A new Benefits Street-style reality show filmed on the streets of a Chelmsley Wood housing estate could make the area the laughing stock of Britain, despairing residents feared last night.
BBC camera crews shot People Like Us – a fly-on-the-wall series about larger-than-life council house tenants having “their own way of getting by and getting on” – in the Solihull suburb.
A previous series filmed in Manchester attracted more than 1,000 complaints after portraying tenants as “fat, drunk and destitute” and prompted demands for the BBC to cancel the show in the middle of its run.
Local councillor Chris Williams said: “They were looking for ‘larger than life characters who had a story to tell’.
“Our fear is that Chelmsley Wood is going to be laughed at.”
The first episode of the new four-part documentary will be aired on Wednesday, October 29.
The BBC said it aims to show “a vibrant group of residents – from young entrepreneurs and aspiring actors following their dreams, to young families getting on – who tell their own stories about what life is like in ‘The Wood’”.
Stars include ‘single mum and determined job hunter’ Sade – ‘a young single mum who dresses to impress and is determined to make a better life for her kids and find a career for herself’ – along with Mo, the ‘joking shopkeeper, bodybuilder and man about town’.
There are also sisters Becky and Louise, who are looking for love against the odds.
“I hope I am wrong, but I’m bracing myself,” Coun Williams (Green Party) said.
“When the production company were handing out leaflets earlier this year, they were looking for ‘larger than life characters’ who ‘had a story to tell.’
“From this, you can already see what type of programme this is going to be.
“Our fear is that they are just looking for people who make good TV and Chelmsley Wood is going to be laughed at.
“They have chosen a big council estate to focus on and we fear that the programme will be edited in such a way that it will paint the area in a very bad light.
“You have only got to look at what happened with the first series in Manchester – there was uproar among the local residents – and we don’t want the same to happen here.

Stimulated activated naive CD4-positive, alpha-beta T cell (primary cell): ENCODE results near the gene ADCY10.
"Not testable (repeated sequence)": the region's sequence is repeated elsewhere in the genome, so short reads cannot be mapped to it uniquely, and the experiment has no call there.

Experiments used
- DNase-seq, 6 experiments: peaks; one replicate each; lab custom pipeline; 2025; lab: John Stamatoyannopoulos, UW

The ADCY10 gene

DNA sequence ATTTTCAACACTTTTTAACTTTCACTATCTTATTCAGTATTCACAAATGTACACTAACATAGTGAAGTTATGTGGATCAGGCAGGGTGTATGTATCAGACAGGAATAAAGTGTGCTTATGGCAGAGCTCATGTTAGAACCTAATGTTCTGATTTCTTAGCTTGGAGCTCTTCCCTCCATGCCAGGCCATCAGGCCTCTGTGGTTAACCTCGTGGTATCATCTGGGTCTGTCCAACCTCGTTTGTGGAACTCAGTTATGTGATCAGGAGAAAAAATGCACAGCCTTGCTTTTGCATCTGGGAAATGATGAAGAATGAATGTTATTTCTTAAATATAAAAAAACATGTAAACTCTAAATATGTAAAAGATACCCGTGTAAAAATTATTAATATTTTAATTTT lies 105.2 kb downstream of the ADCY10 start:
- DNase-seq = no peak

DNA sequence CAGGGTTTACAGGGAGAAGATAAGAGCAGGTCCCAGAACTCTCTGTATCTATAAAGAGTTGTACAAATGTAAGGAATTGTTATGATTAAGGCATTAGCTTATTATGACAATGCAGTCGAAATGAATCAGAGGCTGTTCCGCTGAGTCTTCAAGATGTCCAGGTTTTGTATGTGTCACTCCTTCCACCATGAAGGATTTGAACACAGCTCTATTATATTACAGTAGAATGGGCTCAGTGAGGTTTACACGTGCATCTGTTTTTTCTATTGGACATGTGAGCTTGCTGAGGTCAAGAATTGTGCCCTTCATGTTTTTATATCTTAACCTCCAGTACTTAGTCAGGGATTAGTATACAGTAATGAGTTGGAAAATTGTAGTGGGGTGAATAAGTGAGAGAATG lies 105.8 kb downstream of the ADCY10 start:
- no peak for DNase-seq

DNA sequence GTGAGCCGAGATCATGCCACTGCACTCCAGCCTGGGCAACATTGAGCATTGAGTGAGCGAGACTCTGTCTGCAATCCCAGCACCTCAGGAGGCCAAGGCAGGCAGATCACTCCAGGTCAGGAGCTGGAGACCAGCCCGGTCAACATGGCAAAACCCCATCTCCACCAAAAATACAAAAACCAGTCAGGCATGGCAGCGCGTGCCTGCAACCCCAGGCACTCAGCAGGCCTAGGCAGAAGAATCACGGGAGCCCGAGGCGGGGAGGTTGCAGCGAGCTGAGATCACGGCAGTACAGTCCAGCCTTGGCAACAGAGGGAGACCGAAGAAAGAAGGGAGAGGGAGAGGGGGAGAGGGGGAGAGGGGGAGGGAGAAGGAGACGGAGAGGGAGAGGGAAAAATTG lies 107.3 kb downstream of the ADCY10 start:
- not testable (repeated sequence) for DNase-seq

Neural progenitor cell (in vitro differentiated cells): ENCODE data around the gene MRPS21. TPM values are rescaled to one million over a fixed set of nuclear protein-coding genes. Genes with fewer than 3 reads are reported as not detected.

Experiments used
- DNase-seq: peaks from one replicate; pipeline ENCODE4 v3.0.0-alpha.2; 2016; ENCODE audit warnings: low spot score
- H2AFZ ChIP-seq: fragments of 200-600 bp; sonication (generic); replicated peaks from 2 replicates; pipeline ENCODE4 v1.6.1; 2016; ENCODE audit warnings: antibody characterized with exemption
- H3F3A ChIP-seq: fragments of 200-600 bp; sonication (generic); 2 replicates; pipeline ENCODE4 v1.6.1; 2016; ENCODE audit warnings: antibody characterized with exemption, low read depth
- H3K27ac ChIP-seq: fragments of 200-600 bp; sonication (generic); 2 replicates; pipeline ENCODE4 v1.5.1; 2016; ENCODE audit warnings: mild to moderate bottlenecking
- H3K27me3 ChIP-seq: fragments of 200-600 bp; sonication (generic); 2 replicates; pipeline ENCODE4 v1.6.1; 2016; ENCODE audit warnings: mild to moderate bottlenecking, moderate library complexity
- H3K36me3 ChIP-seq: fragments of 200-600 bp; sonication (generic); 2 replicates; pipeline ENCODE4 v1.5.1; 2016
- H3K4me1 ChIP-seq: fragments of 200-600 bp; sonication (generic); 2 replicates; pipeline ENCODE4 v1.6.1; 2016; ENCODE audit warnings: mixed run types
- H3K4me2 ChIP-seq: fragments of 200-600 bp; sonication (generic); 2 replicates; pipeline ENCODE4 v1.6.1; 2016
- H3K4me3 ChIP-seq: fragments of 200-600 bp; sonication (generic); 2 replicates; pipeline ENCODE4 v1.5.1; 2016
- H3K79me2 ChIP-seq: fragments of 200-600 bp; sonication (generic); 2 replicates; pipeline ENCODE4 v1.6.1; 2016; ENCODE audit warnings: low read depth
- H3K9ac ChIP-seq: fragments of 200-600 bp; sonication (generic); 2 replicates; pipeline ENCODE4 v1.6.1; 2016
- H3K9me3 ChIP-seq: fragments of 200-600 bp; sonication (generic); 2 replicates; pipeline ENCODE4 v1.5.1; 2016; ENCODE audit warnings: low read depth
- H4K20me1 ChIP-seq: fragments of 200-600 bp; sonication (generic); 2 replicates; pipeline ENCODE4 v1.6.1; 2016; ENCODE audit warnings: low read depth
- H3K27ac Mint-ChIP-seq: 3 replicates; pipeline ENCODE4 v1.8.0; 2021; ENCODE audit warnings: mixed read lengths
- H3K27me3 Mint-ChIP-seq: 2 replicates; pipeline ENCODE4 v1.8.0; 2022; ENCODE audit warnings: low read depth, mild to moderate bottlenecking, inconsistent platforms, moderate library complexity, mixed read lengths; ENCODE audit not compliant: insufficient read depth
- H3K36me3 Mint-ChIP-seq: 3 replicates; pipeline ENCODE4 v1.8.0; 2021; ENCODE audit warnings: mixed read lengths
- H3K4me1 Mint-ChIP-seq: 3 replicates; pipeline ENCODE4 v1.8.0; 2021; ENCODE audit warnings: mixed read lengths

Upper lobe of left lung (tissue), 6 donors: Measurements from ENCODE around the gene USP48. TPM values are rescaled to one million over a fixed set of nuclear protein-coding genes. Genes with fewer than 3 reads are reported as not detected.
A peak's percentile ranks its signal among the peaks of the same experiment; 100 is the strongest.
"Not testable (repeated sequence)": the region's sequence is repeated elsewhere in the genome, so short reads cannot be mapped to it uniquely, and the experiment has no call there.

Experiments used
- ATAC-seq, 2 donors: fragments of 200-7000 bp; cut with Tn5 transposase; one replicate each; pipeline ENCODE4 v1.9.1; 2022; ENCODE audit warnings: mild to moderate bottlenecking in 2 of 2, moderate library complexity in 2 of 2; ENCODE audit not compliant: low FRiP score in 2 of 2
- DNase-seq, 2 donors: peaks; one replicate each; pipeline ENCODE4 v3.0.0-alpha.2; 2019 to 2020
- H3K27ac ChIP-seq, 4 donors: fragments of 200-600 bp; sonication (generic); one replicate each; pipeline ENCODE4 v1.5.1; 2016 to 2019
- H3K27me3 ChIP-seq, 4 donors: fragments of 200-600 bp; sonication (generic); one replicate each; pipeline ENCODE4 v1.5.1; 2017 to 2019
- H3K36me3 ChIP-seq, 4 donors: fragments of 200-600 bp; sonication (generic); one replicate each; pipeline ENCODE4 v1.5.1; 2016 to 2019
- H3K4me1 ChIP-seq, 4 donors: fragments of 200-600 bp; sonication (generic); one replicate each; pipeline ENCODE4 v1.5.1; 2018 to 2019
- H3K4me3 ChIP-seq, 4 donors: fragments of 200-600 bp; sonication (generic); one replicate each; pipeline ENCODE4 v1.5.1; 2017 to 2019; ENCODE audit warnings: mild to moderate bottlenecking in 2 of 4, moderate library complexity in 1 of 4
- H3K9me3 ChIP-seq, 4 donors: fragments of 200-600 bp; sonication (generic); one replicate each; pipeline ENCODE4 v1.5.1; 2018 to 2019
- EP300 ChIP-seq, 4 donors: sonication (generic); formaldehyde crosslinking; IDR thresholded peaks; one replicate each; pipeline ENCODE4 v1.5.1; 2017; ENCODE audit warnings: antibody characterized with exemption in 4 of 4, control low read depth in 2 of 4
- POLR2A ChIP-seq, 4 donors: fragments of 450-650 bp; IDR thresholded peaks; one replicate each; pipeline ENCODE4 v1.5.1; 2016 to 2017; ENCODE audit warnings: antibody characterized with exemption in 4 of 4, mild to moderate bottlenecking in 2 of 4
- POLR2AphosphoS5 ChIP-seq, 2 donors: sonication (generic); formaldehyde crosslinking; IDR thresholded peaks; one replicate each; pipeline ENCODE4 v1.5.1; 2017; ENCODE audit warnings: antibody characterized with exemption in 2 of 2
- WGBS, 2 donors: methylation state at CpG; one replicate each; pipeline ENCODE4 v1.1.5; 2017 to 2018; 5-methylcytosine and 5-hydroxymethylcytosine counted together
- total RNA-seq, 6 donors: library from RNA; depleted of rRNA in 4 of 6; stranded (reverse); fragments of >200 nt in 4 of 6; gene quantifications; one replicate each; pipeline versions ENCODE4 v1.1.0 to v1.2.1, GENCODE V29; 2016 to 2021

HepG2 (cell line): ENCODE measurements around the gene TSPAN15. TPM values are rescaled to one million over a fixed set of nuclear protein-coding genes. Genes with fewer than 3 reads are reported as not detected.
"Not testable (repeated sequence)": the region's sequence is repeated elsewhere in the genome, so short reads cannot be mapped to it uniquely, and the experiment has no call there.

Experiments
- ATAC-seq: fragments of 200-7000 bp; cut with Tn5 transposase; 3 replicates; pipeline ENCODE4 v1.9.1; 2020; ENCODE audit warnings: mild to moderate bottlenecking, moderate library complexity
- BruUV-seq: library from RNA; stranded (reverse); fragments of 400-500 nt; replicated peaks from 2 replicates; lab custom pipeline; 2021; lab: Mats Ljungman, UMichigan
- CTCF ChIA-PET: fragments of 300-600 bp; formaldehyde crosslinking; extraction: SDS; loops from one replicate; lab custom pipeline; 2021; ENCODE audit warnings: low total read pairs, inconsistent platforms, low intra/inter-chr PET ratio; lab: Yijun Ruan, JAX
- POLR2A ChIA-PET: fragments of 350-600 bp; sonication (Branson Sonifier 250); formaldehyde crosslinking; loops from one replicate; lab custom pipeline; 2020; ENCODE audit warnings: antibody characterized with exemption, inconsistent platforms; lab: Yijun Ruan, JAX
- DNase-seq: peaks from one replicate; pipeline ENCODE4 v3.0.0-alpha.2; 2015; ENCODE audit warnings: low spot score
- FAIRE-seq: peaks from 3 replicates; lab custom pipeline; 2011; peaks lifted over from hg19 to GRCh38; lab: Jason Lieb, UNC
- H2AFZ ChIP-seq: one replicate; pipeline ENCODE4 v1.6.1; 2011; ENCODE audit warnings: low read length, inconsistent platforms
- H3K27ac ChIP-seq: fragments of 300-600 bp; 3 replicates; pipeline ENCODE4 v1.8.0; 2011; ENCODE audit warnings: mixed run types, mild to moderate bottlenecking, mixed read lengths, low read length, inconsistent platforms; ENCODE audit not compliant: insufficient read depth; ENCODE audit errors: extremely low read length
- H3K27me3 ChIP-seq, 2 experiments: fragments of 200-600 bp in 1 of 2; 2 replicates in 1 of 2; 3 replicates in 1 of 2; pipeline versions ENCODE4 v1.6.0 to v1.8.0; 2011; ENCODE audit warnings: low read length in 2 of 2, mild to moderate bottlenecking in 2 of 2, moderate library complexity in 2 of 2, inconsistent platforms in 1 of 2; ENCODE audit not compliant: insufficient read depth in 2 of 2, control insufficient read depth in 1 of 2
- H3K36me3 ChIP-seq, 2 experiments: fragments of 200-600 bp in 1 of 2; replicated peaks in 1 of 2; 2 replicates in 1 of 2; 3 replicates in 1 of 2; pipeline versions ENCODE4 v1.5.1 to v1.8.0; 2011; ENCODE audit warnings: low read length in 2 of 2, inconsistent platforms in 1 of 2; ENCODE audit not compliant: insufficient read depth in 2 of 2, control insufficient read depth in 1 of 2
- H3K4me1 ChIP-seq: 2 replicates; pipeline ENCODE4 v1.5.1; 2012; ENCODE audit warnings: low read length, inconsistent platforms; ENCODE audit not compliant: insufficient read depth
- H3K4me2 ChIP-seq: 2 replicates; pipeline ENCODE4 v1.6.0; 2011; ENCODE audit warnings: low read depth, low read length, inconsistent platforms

“I have had one person tell me they are trying to apply for a job and worry how it is going to look when the employer sees where they live. There are also concerns about how the show will affect house prices.
“There are a lot of people in Chelmsley Wood who are trying to make a career for themselves and better their futures and we should be encouraging this.”
Coun Woods’ concerns are echoed by Coun Debbie Evans (UKIP, Kingshurst and Fordbridge), who said she is “not expecting great things” from the programme.
“My phone will be ringing off the hook when that first episode is aired, there is no doubt about that,” she told the Birmingham Mail.
“I am sick and tired of the north of the borough – Kinghurst, Chelmsley Wood and Smithswood – being given a bad name.
“Yes, we have our problems but so does everywhere else. There are pockets of deprivation in the south of the borough, but yet the focus always has to be on the north.
“I don’t believe this programme is going to do the borough any favours whatsoever.
“There are a lot of good things happening in the north of the borough but we never hear about them.”
Coun Karl Macnaughton (Green, Chelmsley Wood) agreed. “Our fear is that Chelmsley Wood is not going to be portrayed as the place it actually is,” he said. “I have knocked on many doors in Chelmsley Wood and spoken to a lot of people and I can honestly say they are the friendliest, kindest and most caring bunch.
“The end product remains to be seen but it would be a great shame if Chelmsley Wood is not shown in a positive light.”
Rev Neil Roberts, of Chelmsley Wood Baptist Church who is involved in community projects, said he turned down the producers’ offer to appear in the show.
“A lot of reality TV tends to focus on the negative or the most entertaining and we were just very wary.
“It sounds very distrusting but we work with a lot of vulnerable people and we would have had no control over the editing of this programme. They tend to be edited in such a way that they don’t portray people or places in the best of lights.
“There is a lot of work going on in Chelmsley Wood but we had no idea how this would be portrayed. There has been a group set up by local people to help refugees and asylum seekers. There are also a lot of groups set up for young people.”
No-one was immediately available for comment from the BBC.
The row has echoes of the controversy which followed the screening of Channel 4’s Benefits Street.
The show, recorded in James Turner Street, Winson Green, made a star of matriarch White Dee, who went on to appear in Celebrity Big Brother.
But other residents accused series producers Love Productions of painting false pictures of life in the road – and even devaluing house prices.
A spokeswoman for the BBC and production company Dragonfly said: “This is the second series of People Like Us and as viewers will see, it continues to feature a range of individual stories told from a personal perspective, following the day to day lives, both the ups and the downs, of a variety of people who live in Chelmsley Wood including parents, workers and budding entrepreneurs.”